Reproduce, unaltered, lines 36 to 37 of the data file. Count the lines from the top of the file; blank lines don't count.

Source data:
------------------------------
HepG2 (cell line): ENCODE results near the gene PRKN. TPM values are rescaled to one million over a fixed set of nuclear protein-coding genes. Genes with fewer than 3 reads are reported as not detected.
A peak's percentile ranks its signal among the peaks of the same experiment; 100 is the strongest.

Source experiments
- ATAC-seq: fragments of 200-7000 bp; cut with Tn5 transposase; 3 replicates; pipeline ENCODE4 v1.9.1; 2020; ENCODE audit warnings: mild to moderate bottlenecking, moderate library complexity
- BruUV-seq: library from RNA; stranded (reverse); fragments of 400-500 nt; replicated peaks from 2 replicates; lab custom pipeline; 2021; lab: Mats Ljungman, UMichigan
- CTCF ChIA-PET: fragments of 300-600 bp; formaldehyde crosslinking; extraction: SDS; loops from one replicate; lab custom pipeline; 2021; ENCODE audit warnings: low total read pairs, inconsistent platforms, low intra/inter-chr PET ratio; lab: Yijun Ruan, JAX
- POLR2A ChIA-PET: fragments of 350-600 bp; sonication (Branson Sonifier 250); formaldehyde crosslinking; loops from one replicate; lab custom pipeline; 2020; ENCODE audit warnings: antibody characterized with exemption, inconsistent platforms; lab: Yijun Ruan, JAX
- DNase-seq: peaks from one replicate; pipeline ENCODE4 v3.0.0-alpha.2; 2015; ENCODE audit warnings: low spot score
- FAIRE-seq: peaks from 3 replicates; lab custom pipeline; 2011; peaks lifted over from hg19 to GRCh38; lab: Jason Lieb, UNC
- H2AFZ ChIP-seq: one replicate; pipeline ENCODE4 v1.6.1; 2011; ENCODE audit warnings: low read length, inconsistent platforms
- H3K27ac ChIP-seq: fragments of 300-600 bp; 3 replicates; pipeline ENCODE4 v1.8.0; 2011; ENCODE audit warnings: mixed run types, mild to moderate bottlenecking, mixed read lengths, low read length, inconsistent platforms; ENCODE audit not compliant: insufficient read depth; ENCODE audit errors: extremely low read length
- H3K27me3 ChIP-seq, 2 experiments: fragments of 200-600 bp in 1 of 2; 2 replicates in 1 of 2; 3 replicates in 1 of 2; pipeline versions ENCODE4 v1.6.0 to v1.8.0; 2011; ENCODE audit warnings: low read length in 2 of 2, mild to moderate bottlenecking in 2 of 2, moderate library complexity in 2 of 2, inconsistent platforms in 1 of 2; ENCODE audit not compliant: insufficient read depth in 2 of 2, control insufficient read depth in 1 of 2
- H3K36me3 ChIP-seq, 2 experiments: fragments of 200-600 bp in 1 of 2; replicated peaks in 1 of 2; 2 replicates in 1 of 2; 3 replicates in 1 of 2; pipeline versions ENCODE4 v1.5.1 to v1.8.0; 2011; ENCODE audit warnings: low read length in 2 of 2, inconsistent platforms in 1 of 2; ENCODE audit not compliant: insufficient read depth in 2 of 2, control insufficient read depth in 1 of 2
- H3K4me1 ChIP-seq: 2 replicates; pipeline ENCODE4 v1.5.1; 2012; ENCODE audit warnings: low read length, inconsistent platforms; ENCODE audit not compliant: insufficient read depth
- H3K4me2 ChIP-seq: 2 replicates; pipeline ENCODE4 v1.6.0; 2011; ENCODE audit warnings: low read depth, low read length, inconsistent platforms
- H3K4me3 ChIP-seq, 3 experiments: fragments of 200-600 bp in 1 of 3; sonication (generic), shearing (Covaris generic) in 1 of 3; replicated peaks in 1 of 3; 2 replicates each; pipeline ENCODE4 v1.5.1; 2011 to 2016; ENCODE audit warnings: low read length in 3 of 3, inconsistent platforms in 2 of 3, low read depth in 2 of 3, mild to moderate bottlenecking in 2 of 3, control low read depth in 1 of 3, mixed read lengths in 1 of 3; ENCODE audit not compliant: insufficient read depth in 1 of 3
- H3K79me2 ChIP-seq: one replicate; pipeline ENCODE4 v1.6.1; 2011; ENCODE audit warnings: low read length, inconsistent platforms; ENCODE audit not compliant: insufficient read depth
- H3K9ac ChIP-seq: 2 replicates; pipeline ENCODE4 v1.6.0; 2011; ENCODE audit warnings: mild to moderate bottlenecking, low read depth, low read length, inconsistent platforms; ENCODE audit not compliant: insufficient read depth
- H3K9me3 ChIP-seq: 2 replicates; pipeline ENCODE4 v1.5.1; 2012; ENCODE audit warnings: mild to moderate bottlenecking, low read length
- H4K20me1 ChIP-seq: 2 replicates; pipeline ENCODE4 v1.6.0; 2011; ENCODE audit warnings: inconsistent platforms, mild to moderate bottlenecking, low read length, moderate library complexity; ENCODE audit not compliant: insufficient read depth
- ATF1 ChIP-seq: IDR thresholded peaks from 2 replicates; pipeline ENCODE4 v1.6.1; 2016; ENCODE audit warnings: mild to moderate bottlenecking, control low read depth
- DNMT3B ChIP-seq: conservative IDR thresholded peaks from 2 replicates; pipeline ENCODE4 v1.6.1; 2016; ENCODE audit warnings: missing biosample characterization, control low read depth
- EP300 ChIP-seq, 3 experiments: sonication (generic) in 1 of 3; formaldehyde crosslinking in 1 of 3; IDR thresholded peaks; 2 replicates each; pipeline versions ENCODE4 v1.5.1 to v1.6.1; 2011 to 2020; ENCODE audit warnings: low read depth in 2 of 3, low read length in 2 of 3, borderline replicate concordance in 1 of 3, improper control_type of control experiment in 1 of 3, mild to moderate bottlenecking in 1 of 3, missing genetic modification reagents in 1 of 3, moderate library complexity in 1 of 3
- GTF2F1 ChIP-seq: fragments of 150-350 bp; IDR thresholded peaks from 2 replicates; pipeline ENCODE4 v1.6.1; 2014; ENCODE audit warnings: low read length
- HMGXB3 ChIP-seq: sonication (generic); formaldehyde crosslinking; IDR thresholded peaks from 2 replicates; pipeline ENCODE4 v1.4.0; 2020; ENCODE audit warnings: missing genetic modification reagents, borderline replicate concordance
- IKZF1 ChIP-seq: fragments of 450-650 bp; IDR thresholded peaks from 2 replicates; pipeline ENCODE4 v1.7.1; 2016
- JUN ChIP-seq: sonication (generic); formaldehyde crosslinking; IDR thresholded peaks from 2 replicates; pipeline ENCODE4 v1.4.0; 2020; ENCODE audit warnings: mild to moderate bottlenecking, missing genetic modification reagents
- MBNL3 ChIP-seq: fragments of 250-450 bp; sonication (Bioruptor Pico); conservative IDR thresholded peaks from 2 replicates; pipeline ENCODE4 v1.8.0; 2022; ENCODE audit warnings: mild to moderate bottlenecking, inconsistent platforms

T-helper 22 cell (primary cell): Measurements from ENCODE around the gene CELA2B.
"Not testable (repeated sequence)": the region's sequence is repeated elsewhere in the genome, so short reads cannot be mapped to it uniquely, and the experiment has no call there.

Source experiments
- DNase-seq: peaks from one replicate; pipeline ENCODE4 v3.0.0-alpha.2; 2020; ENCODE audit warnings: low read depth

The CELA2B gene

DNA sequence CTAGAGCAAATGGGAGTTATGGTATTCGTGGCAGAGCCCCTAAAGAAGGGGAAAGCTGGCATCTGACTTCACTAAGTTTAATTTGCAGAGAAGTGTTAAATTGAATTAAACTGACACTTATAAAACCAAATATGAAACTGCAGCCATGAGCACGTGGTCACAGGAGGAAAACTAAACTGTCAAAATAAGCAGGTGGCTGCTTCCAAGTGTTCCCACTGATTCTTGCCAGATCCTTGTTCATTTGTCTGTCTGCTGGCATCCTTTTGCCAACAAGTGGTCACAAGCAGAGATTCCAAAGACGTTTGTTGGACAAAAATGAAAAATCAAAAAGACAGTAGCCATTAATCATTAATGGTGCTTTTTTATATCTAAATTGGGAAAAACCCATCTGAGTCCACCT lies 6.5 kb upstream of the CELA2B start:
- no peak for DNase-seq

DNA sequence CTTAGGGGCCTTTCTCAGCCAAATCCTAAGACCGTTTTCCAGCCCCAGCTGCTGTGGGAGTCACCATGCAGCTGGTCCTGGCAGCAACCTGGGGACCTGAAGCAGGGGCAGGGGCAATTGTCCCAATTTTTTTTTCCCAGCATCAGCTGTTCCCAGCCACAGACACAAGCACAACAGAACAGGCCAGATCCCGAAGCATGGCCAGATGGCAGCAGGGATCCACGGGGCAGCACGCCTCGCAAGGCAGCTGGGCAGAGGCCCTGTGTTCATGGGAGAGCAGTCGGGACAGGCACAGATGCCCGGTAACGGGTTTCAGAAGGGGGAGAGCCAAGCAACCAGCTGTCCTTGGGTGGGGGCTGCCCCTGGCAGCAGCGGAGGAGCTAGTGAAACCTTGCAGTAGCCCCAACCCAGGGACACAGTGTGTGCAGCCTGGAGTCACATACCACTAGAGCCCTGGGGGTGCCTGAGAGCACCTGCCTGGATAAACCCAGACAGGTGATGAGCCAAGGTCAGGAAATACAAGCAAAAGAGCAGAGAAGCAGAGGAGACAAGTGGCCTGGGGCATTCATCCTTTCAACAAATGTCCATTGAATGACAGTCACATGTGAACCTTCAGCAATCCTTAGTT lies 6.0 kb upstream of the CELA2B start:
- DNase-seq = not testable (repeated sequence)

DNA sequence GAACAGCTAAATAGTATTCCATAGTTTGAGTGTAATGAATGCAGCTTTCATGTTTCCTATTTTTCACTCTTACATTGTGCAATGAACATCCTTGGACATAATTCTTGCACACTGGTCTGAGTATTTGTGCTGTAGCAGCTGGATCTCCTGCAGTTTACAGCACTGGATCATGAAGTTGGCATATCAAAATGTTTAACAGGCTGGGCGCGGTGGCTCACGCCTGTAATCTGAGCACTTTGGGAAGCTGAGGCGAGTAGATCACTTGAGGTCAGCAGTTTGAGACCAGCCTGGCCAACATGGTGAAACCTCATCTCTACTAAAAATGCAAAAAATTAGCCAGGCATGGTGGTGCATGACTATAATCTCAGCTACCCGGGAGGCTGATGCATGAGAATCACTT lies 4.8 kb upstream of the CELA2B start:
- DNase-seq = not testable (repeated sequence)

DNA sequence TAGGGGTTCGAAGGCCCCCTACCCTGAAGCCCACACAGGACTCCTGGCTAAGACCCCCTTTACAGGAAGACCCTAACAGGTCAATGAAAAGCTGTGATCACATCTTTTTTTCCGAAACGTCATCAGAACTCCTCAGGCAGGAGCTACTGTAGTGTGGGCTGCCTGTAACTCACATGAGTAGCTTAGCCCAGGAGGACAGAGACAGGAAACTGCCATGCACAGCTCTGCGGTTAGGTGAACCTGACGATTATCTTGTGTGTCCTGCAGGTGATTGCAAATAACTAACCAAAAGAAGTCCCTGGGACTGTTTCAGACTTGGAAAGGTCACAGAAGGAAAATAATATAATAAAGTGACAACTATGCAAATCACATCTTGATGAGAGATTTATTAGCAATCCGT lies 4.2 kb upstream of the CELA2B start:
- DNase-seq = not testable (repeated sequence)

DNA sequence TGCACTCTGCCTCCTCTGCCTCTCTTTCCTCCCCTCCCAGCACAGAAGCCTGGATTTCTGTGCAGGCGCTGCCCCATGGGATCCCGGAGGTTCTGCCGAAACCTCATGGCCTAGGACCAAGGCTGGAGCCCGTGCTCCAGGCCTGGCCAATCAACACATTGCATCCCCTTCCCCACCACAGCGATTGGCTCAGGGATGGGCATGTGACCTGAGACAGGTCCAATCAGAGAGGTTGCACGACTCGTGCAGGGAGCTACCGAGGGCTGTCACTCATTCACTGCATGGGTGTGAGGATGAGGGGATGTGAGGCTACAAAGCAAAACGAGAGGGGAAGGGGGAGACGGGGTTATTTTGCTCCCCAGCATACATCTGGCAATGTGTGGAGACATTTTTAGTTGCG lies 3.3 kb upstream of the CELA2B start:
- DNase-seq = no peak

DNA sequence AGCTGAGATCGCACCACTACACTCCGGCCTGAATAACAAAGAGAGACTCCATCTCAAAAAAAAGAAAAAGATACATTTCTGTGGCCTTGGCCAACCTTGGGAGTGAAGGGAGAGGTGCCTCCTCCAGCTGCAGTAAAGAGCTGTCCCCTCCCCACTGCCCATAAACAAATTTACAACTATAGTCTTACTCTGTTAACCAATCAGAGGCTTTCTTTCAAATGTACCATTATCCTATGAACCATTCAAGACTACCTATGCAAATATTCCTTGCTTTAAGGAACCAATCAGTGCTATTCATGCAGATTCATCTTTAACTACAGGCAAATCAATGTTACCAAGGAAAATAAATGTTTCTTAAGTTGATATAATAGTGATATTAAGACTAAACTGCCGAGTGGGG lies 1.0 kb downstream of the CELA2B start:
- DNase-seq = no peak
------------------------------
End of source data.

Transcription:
DNA sequence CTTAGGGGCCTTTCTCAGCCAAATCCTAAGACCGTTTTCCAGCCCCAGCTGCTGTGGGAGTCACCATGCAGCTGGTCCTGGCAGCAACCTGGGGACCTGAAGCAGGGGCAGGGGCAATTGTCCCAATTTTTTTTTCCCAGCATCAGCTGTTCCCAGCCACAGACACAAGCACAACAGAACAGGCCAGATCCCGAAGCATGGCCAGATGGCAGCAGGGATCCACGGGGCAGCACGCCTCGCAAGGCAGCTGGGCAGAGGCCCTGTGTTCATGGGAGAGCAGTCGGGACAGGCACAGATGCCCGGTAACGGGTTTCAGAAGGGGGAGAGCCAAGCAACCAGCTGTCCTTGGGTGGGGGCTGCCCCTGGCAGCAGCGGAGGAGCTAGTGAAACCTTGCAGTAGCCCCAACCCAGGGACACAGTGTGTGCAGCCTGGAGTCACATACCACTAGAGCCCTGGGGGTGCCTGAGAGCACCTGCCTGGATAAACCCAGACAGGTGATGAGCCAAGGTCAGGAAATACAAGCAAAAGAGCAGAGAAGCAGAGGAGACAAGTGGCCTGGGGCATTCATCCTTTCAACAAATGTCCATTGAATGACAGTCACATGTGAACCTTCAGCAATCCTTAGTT lies 6.0 kb upstream of the CELA2B start:
- DNase-seq = not testable (repeated sequence)